3.How did becoming a father change your life?
Before Sloane was born I actually thought, “How is this going to affect my career? Will I still be able to work up to the level I’ve been working?” Ha. What a joke. Now in hindsight I see that having a child only enhances my work because I’m now doing it for a different reason, to provide for my daughter and family. That comes first and foremost before anything now. I was always a pretty selfish dude, doing what I wanted to do when I wanted to do it. I’ve had to learn how to be there for my wife unconditionally, no questions asked, when she needs me. I’m still working on it though, because sometimes my selfishness comes to the forefront. That’s when I try to check myself and remember that it’s not all about me. And I can’t get drunk like I used to, but that’s a good thing.
4. Whats the greatest part about being a dad?
The unconditional love that a child shows is like no other that you can experience. She doesn’t know who’s good, bad, mean, or nice. We’re out in public and everyone is the same to her. She’s waving at the homeless guy and saying, “Hi,” to thugs on the street. As an adult, as much as I try not to do it, I’m always judging, planning, evaluating, and so on. We all do it. But children don’t because they are so innocent, untainted, honest. That’s beautiful when you think about it. They don’t need anything to make them happy. They’re already happy…just to be alive, and play, and love, and be loved. There’s a lesson in that for all grown-ups.
5. Can you share a funny story about being a father?
I remember going to Disney World a few years ago, well before Sloane was born, and seeing little girls dressed up as princesses. I actually had the audacity to say, “Why in the world would they do that with their kids? I don’t get it.” I was so ignorant, so inexperienced, and it was such a weird thing for me to see. Like…a princess? For real? Now I see my little princess walking and talking and being a little person and all I can think is, “I hope that she wants to go to Disney World and meet the princesses and dress up like one, too!” Haha. It’s just seeing things through a different set of eyes, that’s all, and being a father has allowed me to see it. Another funny one is that Sloane, at 18 months, still doesn’t call me “Daddy.” She’s talking up a storm, saying all kinds of things, but she tends to call me “Mommy” or just nothing at all. It’s like I’m just this guy that comes and stays at the house sometimes. Ha! I think Jenna thinks I’m bummed on it, but I just think it’s funny. Sloane will figure out who I am someday sooner than later.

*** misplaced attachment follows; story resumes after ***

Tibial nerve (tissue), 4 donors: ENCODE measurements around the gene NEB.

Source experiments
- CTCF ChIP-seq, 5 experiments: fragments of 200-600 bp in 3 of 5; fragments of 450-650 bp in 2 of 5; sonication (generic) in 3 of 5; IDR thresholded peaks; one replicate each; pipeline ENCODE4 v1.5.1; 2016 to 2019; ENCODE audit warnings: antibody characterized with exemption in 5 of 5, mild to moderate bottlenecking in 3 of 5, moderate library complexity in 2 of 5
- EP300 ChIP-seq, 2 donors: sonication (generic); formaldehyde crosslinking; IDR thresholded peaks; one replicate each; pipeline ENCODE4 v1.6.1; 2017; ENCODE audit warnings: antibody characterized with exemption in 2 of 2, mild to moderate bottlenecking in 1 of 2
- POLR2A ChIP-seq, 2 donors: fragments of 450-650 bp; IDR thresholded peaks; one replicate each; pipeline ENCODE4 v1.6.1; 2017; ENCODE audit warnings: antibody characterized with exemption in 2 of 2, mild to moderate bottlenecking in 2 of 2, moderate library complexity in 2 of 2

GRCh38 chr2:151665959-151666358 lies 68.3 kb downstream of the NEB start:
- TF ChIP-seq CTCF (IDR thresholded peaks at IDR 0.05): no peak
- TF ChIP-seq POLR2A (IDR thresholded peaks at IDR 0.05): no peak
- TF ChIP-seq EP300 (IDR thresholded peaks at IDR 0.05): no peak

6. What advice can you give any new father out there?
Well, we’re doing the traditional sort of thing in our household. I’m working and Jenna is staying home and raising Sloane and working part-time here and there. She’s a realtor, so she has the luxury of not having to go into an office or really do anything she doesn’t want to do work-wise. I have to say to the new dads out there, honor thy wife. Jenna does so much for me and Sloane and our family as a whole. She is the glue that holds it all together and does an amazing job of teaching Sloane things and being there every moment for our daughter’s well-being and education. I appreciate and respect that beyond anything because putting effort into raising a child is not only the hardest thing you can do, but it’s the most important thing in this world. And how ironic that I’m the one that gets the opportunity to do this interview while Jenna does all of the work.
Thanks Ryan, for you contribution to skateboarding and to this site. It was an absolute pleasure and I wish you the best. Maybe one day I will get to skate that dream driveway of yours!
Get in touch with Ryan at TheBoardr.com,
Watch their show on the Ride Channel (YouTube channel) called On The Boardr.
Follow Ryan on Instagram at @rtclem and his email is Ryan@TheBoardr.com.